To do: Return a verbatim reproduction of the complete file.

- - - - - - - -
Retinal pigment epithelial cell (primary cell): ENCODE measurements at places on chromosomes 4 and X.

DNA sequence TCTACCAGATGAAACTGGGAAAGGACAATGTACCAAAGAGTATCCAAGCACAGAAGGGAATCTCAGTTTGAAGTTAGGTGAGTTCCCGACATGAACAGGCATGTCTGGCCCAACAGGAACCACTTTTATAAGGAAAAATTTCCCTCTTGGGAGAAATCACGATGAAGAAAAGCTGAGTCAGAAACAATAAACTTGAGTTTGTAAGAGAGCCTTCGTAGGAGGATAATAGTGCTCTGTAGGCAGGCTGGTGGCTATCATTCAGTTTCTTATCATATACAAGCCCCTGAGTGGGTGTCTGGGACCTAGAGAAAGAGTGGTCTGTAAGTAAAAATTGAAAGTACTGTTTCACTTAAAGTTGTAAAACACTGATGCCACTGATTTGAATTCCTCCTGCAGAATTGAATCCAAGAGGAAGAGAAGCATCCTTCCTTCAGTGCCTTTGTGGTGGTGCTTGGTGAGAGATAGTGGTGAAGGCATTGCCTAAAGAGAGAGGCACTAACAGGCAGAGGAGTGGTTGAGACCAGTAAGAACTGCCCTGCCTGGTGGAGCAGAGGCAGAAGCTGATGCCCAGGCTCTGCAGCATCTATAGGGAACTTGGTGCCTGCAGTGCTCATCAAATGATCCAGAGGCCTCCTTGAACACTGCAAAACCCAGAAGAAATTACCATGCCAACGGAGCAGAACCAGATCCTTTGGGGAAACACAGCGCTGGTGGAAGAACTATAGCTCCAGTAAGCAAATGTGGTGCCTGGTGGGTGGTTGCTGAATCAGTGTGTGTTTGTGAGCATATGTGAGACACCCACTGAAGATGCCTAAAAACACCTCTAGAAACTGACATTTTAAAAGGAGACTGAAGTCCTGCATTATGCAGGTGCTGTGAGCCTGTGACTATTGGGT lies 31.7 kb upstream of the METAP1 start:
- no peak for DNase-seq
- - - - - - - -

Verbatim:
Retinal pigment epithelial cell (primary cell): ENCODE measurements at places on chromosomes 4 and X.

DNA sequence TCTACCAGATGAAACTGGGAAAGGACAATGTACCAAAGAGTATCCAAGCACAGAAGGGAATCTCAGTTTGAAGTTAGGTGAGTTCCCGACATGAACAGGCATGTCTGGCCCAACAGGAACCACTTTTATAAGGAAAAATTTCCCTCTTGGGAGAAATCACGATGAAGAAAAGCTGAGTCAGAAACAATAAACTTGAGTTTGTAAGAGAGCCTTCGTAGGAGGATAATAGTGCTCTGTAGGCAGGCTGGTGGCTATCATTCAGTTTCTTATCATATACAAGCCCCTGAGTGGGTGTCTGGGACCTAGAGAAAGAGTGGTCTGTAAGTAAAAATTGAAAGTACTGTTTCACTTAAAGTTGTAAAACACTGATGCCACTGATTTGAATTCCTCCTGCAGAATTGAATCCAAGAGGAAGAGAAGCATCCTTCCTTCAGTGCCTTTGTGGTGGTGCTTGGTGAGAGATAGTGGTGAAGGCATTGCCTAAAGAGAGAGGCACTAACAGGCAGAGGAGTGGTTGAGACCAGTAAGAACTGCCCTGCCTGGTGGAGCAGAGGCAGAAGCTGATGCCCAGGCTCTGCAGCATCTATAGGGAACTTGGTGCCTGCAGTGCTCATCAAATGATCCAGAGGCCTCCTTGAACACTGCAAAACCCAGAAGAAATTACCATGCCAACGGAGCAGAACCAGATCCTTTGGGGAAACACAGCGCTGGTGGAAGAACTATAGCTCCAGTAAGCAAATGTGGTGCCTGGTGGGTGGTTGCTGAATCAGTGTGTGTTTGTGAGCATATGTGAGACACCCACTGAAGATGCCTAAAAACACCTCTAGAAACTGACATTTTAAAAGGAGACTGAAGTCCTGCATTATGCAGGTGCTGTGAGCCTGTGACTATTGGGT lies 31.7 kb upstream of the METAP1 start:
- no peak for DNase-seq